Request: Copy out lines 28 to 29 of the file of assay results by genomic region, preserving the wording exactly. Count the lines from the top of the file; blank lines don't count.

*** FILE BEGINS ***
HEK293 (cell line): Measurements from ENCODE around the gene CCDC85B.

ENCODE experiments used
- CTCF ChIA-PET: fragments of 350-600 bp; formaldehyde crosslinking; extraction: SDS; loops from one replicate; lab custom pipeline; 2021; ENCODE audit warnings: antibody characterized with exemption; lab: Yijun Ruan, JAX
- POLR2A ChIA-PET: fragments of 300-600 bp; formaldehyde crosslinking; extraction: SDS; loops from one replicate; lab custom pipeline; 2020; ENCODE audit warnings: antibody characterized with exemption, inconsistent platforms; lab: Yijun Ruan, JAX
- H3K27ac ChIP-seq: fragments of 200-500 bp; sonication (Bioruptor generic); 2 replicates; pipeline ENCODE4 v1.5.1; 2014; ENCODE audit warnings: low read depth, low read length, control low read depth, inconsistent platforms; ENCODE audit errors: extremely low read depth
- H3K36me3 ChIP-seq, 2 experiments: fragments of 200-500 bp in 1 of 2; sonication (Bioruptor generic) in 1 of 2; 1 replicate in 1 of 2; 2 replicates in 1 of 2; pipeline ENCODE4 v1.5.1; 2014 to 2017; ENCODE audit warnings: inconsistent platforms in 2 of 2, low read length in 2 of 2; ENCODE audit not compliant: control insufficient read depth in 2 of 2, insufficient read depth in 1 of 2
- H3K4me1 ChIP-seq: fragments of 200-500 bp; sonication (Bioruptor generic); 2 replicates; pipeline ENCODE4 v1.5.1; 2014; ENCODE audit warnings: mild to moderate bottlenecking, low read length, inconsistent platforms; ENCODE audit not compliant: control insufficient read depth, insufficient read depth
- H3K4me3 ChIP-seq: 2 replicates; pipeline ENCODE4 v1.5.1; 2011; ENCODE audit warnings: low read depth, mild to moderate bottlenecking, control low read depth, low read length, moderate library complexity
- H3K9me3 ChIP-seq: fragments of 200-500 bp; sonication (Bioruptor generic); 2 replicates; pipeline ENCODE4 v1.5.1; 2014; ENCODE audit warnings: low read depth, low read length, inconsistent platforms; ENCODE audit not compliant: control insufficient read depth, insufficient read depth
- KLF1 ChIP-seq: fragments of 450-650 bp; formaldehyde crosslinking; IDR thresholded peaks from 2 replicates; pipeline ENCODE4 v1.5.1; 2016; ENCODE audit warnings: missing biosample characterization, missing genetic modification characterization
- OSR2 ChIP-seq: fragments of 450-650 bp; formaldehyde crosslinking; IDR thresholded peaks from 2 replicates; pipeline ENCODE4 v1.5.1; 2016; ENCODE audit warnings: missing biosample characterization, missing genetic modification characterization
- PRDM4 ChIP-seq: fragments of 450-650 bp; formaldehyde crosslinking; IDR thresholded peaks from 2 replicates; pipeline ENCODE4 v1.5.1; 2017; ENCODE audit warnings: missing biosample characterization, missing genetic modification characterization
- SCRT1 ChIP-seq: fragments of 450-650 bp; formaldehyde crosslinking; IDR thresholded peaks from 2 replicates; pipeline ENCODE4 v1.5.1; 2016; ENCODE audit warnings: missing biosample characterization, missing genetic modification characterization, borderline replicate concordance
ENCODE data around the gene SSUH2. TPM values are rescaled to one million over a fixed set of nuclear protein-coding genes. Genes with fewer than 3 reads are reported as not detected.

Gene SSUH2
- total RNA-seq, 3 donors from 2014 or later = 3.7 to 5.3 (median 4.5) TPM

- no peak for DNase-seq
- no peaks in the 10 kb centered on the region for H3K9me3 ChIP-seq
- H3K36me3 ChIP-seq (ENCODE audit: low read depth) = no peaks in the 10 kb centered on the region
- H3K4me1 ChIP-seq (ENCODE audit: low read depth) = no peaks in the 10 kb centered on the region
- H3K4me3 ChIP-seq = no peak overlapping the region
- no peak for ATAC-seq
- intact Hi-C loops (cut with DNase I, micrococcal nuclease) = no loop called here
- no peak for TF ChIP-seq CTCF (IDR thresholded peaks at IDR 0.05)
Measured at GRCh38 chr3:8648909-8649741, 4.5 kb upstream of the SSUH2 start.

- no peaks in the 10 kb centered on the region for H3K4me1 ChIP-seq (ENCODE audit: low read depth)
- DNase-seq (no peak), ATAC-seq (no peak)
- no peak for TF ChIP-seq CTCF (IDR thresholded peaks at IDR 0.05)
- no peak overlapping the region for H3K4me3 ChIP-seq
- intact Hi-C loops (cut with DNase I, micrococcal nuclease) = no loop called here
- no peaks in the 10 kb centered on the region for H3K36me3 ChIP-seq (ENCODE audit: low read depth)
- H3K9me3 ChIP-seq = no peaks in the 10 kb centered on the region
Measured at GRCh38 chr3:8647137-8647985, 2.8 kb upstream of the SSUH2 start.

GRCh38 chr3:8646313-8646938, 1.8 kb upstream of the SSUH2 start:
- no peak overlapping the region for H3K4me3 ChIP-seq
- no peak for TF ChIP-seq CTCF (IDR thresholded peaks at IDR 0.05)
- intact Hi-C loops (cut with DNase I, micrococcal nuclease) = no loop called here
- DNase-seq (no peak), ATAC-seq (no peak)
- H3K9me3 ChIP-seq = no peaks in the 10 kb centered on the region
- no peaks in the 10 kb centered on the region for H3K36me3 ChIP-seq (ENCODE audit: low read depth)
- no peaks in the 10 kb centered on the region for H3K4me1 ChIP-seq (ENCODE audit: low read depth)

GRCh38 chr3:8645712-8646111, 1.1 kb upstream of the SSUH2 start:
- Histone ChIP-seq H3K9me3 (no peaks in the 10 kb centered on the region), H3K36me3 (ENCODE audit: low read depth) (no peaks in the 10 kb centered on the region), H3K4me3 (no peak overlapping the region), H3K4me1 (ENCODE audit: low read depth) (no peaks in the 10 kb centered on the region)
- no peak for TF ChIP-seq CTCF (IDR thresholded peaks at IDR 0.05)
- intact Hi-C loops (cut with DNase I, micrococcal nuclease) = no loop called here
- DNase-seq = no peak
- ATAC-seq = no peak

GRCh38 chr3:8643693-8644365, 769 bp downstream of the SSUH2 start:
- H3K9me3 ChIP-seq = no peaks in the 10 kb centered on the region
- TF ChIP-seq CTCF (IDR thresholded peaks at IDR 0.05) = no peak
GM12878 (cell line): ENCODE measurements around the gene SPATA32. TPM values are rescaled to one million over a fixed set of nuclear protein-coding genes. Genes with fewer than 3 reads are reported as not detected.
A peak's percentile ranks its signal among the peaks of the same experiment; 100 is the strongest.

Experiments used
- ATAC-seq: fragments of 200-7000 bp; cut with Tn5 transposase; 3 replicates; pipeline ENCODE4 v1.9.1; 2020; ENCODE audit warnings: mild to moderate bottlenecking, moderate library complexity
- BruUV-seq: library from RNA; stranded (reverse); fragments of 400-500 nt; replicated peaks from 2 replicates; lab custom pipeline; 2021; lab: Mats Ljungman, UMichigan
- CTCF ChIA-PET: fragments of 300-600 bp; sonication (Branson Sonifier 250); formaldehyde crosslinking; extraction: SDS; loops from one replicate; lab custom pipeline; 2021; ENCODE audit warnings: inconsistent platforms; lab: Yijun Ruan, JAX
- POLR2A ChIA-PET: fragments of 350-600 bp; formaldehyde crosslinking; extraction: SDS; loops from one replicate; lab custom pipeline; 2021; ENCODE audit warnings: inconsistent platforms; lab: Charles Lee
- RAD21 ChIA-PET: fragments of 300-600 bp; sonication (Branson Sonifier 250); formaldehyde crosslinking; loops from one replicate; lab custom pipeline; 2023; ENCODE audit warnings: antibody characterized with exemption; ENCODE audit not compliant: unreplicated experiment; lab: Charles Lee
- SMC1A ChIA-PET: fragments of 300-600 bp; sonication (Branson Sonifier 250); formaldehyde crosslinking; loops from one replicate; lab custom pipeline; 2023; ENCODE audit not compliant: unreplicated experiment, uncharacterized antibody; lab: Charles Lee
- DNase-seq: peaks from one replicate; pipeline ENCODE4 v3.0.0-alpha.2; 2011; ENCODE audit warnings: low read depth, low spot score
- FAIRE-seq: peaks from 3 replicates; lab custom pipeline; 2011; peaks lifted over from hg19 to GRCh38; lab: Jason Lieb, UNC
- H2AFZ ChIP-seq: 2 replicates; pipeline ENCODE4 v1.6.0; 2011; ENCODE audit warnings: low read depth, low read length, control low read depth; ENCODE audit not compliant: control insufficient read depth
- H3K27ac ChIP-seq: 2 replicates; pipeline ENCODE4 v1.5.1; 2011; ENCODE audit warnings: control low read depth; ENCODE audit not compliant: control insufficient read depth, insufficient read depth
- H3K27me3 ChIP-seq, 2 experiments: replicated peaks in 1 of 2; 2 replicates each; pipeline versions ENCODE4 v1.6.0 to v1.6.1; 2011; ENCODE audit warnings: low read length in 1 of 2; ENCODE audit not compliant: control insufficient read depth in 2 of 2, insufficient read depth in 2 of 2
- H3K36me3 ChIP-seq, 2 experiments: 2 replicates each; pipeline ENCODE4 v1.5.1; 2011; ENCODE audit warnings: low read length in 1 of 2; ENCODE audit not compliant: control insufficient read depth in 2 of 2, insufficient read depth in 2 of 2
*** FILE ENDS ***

- no peak for TF ChIP-seq CTCF (IDR thresholded peaks at IDR 0.05)
- no peak overlapping the region for H3K4me3 ChIP-seq